Everybody loves Liam Neeson. It’s impossible not to. He’s a badass, he’s handsome, he’s got the cool accent, he seems like a smart guy and he’s starred in some of the best movies of the past quarter century. Even when he shows up for a quick and dirty paycheck like in Battleship it’s hard to begrudge the guy. (Given the recent tragedy in his personal life, my inner Jewish grandmother says “it’s good he should keep busy. And why not make a few dollars at the same time?”)
I won’t suggest that you skip Battleship this weekend. With friends and some smuggled-in tall boys of Coors Light you’ll have a fine time. But don’t expect that much Liam Neeson. In fact, it may leave you wanting more, so here are eight films of his you probably haven’t seen.
Note – Darkman isn’t on here. I’m giving you enough credit and assuming that you’ve seen that one already. Read More »
I like the fact that the band is still called Sonic Youth, even though they’re all in their 50s. Similarly, there’s the term New Hollywood, which represents a very specific time in which the studio bosses gave free reign to independent-minded, radical filmmakers looking to push the artistic boundaries of film. It is a cinema movement that came out guns blazing in 1967 with Bonnie and Clyde and suffered its first wound from Jaws in 1975, then sank into the mud under its own weight by 1977 with Sorcerer. (Yeah, that’s right, Roy Scheider represents the end of New Hollywood from both directions.)
But these movies still feel “new.”
These were films made by a generation influenced by European Art Cinema, reacting against big studio bloat and, in many cases, taking advantage of new technical advances. There are a hundred books you can read about this movement, and the safest bet it to check out Peter Biskin’s “Easy Riders, Raging Bulls” as a primer.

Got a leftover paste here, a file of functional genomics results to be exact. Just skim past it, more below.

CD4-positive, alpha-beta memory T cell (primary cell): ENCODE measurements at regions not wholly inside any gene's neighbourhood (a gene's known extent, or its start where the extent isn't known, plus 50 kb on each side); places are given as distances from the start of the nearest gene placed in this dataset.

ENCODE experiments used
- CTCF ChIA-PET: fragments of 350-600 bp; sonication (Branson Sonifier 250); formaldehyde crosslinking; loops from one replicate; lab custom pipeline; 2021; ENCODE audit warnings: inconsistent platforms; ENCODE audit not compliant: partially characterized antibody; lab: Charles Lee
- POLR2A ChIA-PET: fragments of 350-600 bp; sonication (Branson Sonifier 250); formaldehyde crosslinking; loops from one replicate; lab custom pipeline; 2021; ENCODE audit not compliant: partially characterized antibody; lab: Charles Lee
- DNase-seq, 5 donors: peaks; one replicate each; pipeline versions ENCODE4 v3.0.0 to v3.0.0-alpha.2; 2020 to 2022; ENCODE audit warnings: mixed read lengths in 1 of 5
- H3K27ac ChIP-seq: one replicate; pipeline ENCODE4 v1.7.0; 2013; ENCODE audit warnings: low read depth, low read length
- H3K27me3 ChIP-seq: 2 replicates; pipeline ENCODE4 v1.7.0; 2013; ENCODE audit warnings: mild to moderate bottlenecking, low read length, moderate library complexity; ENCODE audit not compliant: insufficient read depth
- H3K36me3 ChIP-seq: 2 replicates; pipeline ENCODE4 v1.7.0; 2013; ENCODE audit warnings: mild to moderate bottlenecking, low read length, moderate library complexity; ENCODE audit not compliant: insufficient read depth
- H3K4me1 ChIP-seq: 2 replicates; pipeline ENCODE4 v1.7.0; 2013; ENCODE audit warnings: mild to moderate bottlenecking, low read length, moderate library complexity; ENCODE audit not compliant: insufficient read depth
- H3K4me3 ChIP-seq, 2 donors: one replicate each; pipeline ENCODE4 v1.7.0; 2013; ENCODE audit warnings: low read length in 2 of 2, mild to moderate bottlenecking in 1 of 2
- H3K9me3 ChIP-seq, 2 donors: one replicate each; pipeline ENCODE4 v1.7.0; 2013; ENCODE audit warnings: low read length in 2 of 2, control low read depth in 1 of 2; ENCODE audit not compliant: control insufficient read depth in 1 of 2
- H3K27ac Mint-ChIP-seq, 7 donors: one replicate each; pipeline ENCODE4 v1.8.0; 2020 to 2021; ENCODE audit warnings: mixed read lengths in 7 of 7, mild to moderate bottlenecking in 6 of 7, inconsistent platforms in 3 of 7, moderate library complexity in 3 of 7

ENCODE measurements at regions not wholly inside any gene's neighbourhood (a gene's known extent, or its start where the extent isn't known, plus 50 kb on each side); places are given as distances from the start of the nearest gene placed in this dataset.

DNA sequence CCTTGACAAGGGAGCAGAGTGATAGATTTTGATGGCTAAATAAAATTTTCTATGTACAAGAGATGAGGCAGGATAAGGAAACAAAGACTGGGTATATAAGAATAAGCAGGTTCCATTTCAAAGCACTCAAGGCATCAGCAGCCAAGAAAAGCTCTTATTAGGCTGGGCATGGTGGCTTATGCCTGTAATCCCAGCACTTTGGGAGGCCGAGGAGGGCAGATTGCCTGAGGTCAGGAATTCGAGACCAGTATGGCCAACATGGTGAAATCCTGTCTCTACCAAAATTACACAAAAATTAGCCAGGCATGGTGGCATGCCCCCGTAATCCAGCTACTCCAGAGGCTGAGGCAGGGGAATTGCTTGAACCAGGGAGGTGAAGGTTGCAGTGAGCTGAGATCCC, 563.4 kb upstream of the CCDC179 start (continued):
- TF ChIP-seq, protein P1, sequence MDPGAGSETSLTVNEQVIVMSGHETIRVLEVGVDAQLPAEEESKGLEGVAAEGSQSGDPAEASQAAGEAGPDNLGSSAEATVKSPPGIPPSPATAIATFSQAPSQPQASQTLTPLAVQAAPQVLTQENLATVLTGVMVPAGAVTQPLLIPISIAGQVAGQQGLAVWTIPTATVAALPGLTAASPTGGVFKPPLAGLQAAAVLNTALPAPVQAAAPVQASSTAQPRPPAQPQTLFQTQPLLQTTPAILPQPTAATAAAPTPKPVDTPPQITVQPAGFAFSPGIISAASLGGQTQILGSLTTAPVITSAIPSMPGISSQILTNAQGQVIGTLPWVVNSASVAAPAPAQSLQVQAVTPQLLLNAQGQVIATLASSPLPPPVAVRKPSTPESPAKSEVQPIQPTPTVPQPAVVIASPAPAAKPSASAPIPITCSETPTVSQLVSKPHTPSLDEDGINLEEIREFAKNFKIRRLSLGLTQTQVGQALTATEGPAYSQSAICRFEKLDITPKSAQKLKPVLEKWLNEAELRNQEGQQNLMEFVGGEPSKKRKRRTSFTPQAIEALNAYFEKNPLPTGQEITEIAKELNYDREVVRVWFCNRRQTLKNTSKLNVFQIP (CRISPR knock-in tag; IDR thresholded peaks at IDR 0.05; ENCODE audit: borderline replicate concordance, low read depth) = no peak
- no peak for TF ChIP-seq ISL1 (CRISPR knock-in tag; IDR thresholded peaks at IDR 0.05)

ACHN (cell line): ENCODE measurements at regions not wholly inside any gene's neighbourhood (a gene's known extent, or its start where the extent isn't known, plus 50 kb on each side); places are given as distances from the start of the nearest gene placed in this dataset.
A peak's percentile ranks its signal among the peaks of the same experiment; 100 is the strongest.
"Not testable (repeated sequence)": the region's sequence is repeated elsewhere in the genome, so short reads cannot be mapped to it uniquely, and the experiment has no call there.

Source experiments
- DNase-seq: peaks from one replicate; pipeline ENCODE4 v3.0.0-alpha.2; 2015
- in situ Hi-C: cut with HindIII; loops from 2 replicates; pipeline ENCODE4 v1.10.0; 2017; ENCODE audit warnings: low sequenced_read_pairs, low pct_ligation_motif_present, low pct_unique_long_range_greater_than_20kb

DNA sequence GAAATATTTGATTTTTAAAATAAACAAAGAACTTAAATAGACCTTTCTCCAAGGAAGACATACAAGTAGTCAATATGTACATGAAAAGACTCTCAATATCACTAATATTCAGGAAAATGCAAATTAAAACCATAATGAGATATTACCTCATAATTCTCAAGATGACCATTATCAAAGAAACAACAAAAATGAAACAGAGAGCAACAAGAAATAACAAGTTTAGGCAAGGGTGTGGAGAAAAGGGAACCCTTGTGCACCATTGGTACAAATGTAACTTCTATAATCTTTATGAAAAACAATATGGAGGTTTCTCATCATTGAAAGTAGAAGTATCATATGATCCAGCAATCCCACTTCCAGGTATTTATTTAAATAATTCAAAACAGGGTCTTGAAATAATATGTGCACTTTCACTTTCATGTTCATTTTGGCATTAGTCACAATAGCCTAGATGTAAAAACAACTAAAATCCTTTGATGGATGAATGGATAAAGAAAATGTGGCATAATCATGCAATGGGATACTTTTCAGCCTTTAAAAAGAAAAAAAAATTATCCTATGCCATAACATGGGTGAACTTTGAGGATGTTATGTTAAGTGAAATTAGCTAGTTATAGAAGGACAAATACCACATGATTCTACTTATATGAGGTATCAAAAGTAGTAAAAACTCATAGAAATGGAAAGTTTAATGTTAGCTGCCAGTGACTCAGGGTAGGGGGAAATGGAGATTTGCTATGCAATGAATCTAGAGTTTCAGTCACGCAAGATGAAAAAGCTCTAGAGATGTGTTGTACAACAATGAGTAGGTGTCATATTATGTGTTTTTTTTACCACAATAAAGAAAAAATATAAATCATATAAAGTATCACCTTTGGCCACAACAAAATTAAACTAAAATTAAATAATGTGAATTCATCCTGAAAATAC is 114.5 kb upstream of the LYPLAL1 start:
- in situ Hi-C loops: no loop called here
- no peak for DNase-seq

Like most people my age, New Hollywood is a sweet spot – and it was a real chore to limit myself to just eight underrepresented gems. My initial brainstorm had twenty-five titles that all fit the “obscure” and “great” parameters. Maybe I’ll revisit this column with a Volume II if there are calls for it in the comments. (The people have the power!)
Hats off to Twitter’s @MoviesByBowes for the suggestion. Read More »
This is a weekend we’ve been thinking about for quite some time. The Avengers have finally assembled.
I’ve seen the movie and I can assure you that, yes, it is tremendous fun. One of the key reasons for this is the casting – it’s just terrific. Everyone plays off one another so nicely and there is no weak link.
To celebrate Earth’s Mightiest Heroes (and those they share the stage with) this week’s TBMYPHS is dedicated to the members of this amazing team up, and the work they did before getting their action figure on. Read More »
This week’s column comes from the future. As such, I already know what comments you are going to make. (Three of you will be scandalized that Time After Time wasn’t included and four of you will agree with one joker who feels that anyone who hasn’t seen Primer yet has no business reading this site.)
Nevertheless, I’ve come back to my original spot along the timeline. Not so much because I want to maintain an semblance of “the correct outcome of events,” but because I can’t seem to find my keys.
With that, charge up your flux capacitors (or soak in your hot tub) it’s time to look at time travel. Read More »
As has been the case since 2009, each Earth Day brings with it another tremendous, next-level nature documentary from the folks at Disneynature. The latest one, Chimpanzee, is absolutely tremendous. And while bearing the mark of Disney does bring with it the need to make the films “fun for the whole family,” kudos must be given for not dumbing the story down too much.
While Chimpanzee does have narration and a story arc that is somewhat thrust upon it, the imagery is so gorgeous that maintaining any haughty criticism in just bananas. (Ha!) In celebration, this week’s TBMYPHS is focused on nature documentaries that stand out as transformative works of art. While I love some of the BBC/PBS stuff like, say, Wild China, we’re looking for a different type of journey with this one. Read More »
To quote Martin Short’s SCTV character Irving Cohen, “years ago there was a thing called a-vaude-a-ville.”